A "rocket car" is launched along a long straight track att = 0 s. It moves with constant acceleration a1 = 2.9m/s2 .At t = 2.8s , a second car is launched with constant acceleration a2 = 7.0m/s2 .
At what time does the second car catch up with the first one?
How far down the track do they meet?
[itex]v_f^2 = v_i^2 + 2a(Δx)[/itex]
[itex]v_f = v_i + at[/itex]
[itex]x_f = x_i + v_it + 1/2at^2[/itex]
The Attempt at a Solution
[itex]x_f = (1/2)(2.9m/s^2)(2.8s)^2 = 11.368m[/itex]
Car 1's X initial is 11.368m when the second car is launched.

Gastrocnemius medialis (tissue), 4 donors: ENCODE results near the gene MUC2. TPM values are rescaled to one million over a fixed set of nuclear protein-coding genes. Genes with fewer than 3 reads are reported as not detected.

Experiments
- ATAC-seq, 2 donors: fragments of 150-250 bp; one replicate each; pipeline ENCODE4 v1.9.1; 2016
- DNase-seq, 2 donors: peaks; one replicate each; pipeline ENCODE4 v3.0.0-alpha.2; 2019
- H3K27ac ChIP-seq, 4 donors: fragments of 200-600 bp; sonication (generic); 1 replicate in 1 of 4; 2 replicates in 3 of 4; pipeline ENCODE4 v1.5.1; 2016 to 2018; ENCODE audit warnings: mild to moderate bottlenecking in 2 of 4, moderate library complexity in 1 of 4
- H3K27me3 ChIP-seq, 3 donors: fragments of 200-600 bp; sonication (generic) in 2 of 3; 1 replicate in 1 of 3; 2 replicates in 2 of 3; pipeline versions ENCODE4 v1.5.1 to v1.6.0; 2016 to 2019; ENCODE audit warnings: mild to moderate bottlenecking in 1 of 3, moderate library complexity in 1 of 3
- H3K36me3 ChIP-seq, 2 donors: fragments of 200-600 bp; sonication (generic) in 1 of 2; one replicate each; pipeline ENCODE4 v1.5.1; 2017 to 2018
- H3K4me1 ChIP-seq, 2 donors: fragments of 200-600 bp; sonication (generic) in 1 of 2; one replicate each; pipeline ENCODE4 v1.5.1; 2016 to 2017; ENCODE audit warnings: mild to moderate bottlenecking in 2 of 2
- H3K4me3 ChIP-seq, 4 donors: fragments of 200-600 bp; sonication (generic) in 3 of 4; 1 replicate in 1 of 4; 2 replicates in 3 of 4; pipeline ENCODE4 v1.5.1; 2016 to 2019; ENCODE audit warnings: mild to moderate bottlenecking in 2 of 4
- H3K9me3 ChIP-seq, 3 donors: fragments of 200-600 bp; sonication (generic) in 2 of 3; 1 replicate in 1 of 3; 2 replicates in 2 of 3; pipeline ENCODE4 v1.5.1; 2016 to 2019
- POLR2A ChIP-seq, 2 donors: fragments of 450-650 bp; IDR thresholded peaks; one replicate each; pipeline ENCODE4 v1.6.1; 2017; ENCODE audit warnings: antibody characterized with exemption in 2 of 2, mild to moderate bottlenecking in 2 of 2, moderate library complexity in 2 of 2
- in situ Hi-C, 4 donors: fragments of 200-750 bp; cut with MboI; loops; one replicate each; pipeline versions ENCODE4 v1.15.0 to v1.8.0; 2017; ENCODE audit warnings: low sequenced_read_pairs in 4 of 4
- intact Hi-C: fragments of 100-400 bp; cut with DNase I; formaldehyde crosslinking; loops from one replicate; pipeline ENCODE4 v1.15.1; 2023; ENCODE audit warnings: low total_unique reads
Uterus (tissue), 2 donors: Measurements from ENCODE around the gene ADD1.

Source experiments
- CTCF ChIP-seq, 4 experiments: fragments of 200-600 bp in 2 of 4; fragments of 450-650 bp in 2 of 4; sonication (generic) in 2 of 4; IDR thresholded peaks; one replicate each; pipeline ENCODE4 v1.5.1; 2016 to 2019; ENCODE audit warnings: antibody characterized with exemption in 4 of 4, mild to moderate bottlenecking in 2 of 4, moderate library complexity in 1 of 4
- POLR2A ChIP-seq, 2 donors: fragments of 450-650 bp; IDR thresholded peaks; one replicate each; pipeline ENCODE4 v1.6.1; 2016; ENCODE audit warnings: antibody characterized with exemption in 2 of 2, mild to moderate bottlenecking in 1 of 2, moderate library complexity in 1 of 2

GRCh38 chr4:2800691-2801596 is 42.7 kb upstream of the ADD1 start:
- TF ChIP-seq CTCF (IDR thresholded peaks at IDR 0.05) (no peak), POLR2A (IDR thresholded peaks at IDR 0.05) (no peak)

Equation for X final of car 1:
[itex]x_f = (0.5)(2.9m/s^2)(t)^2 + (8.12m/s)(t) + 11.368m[/itex]
Equation for X final of car 2:
[itex]x_f = (0.5)(7.0m/s^2)(t)^2[/itex]
Setting X final equal to each other (when second car meets up with first one)
[itex](0.5)(7.0m/s^2)(t)^2 = (0.5)(2.9m/s^2)(t)^2 + (8.12m/s)(t) + 11.368m[/itex]
[itex] t = 5.06s[/itex]
It turns out 5.06s is incorrect. Not sure what I am doing wrong here. Just figured out how to use the fancy math notation! My post is a well-crafted scientific paper.